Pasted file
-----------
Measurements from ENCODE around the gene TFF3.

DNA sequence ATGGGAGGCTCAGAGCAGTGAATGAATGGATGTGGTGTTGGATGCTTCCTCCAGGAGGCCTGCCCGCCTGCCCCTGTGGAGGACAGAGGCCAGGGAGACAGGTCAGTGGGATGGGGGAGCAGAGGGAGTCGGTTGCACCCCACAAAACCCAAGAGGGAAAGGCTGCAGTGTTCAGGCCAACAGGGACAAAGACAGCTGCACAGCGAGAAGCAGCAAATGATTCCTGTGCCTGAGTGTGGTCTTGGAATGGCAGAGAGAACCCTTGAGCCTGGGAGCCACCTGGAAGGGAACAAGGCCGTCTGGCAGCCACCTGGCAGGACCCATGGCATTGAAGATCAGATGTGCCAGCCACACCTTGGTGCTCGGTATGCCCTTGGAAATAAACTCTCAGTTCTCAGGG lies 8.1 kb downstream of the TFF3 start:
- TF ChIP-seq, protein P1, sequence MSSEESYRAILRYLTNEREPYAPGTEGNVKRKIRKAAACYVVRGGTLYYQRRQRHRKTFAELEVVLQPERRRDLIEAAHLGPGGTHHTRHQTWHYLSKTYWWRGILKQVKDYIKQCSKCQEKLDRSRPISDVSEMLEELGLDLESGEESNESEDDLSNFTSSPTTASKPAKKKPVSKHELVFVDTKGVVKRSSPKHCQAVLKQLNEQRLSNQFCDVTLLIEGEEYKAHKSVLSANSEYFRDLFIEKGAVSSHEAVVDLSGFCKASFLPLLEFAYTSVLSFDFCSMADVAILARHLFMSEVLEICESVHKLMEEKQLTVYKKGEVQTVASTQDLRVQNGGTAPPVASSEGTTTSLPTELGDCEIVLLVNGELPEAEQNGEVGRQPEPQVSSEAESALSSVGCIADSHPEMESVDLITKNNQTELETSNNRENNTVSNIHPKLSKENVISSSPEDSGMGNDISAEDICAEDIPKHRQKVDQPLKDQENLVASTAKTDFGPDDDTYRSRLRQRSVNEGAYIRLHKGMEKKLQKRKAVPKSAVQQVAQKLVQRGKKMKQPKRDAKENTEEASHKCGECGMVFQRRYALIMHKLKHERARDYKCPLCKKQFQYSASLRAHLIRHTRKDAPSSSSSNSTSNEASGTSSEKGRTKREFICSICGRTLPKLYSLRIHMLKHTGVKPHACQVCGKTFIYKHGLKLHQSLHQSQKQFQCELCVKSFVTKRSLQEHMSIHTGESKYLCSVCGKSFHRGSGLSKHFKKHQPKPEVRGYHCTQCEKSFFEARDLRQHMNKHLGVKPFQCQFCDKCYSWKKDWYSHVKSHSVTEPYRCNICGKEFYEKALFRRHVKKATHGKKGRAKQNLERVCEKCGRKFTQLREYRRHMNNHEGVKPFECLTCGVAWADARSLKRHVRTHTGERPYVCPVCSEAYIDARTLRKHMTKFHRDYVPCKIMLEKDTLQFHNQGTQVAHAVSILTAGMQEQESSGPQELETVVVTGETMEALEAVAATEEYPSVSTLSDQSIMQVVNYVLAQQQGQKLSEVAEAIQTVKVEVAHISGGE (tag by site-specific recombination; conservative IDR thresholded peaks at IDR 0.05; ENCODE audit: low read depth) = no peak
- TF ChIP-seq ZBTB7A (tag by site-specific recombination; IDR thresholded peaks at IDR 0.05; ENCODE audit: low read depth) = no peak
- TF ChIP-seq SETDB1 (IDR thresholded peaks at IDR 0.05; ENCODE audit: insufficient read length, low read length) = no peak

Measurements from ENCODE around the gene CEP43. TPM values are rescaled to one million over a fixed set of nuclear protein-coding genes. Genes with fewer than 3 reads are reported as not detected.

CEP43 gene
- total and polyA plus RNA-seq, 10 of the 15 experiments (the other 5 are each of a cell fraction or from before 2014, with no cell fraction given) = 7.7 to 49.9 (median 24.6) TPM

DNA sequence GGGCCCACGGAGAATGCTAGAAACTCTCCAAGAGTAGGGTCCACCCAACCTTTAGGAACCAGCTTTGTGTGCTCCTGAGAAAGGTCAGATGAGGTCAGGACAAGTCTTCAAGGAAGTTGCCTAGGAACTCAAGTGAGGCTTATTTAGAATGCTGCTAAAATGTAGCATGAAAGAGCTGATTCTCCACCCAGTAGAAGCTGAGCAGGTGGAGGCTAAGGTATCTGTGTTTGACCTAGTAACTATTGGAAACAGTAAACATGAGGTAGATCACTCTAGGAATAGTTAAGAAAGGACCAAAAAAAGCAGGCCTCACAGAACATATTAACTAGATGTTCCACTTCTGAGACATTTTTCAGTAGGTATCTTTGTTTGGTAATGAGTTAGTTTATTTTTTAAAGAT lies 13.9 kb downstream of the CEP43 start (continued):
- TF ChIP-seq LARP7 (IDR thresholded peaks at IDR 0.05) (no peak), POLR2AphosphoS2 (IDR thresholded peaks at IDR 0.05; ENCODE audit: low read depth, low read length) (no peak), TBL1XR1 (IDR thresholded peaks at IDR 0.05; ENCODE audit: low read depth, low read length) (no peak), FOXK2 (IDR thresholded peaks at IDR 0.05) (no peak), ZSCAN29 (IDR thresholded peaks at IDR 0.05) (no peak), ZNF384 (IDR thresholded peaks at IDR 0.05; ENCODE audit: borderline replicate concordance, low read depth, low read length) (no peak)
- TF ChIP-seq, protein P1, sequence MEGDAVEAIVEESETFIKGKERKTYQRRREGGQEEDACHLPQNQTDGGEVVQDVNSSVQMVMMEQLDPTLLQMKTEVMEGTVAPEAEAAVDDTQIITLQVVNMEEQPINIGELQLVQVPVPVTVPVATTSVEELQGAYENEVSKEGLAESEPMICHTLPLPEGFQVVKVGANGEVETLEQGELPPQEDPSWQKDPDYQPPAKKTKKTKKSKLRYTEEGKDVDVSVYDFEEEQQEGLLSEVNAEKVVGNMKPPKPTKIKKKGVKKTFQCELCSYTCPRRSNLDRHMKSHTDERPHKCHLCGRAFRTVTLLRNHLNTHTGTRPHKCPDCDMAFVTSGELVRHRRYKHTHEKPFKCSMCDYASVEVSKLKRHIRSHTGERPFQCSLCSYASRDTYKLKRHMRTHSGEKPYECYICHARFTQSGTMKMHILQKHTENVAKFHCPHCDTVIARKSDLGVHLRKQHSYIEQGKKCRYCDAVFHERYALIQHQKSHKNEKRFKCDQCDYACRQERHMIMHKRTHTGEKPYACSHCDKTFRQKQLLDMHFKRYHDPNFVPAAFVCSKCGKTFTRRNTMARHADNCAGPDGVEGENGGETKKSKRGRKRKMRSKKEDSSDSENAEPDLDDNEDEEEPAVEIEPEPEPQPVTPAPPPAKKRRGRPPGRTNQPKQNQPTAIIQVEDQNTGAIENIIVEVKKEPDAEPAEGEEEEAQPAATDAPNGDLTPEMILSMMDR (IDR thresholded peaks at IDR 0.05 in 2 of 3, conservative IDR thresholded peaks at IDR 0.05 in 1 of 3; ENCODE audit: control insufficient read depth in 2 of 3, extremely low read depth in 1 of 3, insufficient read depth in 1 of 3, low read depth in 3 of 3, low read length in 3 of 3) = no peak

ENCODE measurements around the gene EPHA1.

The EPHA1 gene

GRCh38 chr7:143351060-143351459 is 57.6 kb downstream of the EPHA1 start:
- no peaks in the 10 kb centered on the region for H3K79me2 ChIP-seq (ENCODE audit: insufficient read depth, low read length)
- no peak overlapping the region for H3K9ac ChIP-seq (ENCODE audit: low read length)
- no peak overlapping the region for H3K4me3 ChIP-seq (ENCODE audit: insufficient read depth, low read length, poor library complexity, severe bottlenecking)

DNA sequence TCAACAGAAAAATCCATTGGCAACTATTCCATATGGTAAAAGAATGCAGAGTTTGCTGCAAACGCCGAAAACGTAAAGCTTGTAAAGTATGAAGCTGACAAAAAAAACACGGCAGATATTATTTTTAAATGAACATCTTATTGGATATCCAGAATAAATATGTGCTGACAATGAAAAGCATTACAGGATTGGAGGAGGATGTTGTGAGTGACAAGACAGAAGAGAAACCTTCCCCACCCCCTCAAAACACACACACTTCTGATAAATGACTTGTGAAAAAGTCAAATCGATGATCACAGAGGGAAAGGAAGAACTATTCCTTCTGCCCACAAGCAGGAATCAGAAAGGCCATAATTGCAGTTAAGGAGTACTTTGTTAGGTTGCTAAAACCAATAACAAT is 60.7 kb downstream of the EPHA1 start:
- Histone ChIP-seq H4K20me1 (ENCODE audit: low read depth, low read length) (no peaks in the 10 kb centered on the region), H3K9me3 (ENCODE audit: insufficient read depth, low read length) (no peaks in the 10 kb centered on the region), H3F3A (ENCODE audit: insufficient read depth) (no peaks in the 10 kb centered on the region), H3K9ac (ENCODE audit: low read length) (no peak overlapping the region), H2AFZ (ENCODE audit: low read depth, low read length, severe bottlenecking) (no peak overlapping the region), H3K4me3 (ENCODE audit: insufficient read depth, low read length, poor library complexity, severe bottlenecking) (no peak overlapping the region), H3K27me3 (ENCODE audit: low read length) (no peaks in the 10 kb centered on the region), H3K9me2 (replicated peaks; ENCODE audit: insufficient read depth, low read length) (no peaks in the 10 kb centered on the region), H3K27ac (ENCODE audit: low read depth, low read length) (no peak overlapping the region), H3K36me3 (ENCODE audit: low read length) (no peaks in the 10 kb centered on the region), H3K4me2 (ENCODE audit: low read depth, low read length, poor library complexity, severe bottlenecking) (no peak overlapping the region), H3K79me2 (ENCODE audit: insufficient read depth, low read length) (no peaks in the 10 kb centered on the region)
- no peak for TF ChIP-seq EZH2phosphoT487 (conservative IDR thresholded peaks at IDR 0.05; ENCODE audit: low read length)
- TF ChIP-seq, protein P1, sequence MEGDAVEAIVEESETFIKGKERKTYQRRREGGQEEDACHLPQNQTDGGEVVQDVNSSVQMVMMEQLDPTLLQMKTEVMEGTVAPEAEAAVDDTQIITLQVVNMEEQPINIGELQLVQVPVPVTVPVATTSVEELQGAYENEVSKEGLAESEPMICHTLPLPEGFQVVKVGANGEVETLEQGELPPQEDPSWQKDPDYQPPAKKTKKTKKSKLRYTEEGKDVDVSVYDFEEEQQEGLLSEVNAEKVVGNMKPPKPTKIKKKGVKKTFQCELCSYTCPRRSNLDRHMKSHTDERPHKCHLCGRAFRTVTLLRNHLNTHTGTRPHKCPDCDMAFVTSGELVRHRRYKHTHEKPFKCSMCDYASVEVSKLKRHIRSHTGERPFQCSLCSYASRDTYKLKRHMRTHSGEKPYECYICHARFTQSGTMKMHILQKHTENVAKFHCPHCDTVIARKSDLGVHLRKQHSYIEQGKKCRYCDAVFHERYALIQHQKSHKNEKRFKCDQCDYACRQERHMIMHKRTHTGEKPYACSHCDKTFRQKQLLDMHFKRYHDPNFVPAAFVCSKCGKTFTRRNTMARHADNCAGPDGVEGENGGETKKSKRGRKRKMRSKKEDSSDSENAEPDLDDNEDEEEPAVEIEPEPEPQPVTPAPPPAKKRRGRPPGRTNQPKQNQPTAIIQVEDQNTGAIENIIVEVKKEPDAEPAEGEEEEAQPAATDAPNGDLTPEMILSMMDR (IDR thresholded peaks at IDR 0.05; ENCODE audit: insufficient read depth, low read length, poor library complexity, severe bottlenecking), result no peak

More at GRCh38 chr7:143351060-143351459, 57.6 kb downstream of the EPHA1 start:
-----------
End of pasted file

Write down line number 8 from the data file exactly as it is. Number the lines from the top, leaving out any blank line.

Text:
- total and polyA plus RNA-seq, 10 of the 15 experiments (the other 5 are each of a cell fraction or from before 2014, with no cell fraction given) = 7.7 to 49.9 (median 24.6) TPM